A settler who lives and works on unceded Coast Salish territories, I am a women’s and gender historian of mid- and late twentieth-century Canada whose current research focuses on poverty, violence, colonialism, and social activism in urban spaces in Western Canada. My work operates at the intersections of various fields, both extending and connecting Canadian women’s history with Indigenous history, urban history, health history, and social movement history.
In my dissertation, “Sites of Precarity and Spaces of Activism: Gendered Poverty, Women’s Housing, and Structural Violence in East Vancouver, 1960s-1980s,” I use written and oral history sources to examine the precarious conditions of women’s poverty in Vancouver, British Columbia through analysis of women’s health, housing, and activism in the Downtown Eastside neighbourhood during these decades. I use a feminist, anti-colonial approach to undertake my analysis of poverty as structural violence and of women’s creative resilience and labour in the face of it. Through this work, I seek to deepen understanding of the social determinants and effects of feminized poverty, and to broaden knowledge of the pivotal role of women in building community and creating social change.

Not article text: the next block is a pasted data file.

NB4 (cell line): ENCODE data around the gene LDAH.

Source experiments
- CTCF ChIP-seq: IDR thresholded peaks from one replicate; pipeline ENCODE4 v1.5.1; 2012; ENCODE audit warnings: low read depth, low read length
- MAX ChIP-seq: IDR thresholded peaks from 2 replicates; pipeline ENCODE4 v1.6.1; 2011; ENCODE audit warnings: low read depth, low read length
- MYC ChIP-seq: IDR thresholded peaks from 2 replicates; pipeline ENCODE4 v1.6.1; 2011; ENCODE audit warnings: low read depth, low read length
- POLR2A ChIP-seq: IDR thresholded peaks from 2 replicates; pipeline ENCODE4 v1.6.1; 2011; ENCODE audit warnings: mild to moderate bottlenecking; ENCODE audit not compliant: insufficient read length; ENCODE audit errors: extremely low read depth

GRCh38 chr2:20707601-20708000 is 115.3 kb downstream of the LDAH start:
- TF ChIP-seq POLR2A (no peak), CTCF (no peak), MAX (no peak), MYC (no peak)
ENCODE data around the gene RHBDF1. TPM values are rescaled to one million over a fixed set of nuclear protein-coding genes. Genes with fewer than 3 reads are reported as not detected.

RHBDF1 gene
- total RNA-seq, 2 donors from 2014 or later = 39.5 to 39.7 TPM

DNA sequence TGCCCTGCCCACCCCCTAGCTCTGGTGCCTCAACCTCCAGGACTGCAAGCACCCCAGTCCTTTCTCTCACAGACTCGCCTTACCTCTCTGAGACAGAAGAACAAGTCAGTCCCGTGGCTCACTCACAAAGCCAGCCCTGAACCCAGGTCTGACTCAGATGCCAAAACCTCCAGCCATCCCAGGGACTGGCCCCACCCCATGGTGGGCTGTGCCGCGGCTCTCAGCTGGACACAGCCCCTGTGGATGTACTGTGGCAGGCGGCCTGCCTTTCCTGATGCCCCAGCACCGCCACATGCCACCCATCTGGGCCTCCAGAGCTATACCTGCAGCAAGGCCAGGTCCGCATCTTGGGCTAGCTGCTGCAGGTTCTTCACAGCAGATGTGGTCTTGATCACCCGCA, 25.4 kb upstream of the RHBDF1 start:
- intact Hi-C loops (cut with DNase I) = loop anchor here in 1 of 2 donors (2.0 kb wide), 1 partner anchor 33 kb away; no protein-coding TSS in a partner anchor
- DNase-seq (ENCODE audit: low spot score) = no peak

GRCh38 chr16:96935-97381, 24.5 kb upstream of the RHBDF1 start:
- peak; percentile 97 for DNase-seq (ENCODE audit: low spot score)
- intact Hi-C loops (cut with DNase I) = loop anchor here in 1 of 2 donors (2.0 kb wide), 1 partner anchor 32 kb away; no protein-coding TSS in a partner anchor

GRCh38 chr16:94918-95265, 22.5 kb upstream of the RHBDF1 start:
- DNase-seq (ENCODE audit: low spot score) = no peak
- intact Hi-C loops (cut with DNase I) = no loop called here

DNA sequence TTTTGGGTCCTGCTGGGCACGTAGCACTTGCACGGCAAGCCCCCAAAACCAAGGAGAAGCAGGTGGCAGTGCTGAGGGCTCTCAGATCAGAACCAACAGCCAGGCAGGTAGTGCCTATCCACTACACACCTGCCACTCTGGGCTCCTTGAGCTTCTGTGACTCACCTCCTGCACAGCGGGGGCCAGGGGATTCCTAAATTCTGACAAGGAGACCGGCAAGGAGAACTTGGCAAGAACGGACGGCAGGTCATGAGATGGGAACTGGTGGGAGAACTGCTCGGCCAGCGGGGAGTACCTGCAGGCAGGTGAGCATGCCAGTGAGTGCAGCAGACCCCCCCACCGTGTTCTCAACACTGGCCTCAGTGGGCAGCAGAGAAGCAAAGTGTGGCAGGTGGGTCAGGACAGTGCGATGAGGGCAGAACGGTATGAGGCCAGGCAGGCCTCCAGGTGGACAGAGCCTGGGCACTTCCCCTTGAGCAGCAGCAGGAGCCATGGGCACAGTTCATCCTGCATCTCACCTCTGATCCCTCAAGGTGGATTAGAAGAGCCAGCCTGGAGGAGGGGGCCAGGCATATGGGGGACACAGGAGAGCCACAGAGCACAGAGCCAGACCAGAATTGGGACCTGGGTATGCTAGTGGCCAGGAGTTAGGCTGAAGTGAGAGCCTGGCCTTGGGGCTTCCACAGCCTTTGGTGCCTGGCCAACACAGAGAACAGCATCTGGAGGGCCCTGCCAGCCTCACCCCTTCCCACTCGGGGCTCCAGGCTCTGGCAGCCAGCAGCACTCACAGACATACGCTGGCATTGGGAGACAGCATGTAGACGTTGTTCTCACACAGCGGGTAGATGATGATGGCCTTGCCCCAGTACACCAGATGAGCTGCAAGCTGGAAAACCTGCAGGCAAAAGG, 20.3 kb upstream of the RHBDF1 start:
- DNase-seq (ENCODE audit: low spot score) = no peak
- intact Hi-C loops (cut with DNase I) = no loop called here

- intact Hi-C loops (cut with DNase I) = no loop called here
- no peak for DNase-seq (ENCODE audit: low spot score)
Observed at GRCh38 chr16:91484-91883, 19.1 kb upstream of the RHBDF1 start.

Teaching Assistant, Department of History, University of British Columbia
MA, History, University of British Columbia, 2010.
BA (Honours), History, Queen's University, 2007.